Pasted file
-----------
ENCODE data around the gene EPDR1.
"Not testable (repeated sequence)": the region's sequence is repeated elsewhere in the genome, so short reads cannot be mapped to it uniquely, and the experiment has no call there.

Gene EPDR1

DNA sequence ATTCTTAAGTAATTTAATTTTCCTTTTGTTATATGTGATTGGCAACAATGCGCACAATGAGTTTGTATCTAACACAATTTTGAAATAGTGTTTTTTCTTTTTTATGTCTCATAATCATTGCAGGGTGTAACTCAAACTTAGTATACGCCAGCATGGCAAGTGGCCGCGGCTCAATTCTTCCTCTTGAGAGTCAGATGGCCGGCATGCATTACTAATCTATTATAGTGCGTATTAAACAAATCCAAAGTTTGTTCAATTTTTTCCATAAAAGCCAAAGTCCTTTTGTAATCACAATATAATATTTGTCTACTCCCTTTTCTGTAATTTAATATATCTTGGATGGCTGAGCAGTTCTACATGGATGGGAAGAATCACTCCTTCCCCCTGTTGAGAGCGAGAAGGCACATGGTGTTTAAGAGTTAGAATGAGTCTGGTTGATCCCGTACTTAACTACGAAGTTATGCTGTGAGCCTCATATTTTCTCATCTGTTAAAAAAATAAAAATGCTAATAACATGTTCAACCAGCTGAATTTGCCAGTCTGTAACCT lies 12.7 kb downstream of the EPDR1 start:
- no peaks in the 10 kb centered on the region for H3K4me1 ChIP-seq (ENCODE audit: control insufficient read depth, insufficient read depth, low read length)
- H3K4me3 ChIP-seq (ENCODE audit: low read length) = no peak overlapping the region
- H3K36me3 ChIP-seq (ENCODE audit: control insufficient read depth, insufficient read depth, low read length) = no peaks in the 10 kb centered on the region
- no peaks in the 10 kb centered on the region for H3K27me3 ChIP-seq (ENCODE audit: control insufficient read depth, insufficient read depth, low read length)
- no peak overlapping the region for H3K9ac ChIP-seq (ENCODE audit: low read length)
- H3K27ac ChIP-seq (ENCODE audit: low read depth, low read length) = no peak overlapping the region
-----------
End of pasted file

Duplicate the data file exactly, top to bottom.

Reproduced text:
ENCODE data around the gene EPDR1.
"Not testable (repeated sequence)": the region's sequence is repeated elsewhere in the genome, so short reads cannot be mapped to it uniquely, and the experiment has no call there.

Gene EPDR1

DNA sequence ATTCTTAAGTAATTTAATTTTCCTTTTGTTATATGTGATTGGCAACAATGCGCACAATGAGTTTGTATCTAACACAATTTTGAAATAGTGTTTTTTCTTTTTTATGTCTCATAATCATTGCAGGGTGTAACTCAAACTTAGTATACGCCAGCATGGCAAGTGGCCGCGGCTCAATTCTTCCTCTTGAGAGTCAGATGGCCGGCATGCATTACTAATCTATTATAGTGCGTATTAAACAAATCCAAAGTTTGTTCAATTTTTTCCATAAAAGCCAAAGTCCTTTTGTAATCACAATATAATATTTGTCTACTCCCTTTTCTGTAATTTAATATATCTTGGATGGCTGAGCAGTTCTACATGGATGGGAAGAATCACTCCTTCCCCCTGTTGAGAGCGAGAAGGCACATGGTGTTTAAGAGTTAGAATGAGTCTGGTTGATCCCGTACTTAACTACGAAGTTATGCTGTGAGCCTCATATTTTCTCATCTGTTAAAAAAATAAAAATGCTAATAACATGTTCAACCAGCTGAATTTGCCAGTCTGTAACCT lies 12.7 kb downstream of the EPDR1 start:
- no peaks in the 10 kb centered on the region for H3K4me1 ChIP-seq (ENCODE audit: control insufficient read depth, insufficient read depth, low read length)
- H3K4me3 ChIP-seq (ENCODE audit: low read length) = no peak overlapping the region
- H3K36me3 ChIP-seq (ENCODE audit: control insufficient read depth, insufficient read depth, low read length) = no peaks in the 10 kb centered on the region
- no peaks in the 10 kb centered on the region for H3K27me3 ChIP-seq (ENCODE audit: control insufficient read depth, insufficient read depth, low read length)
- no peak overlapping the region for H3K9ac ChIP-seq (ENCODE audit: low read length)
- H3K27ac ChIP-seq (ENCODE audit: low read depth, low read length) = no peak overlapping the region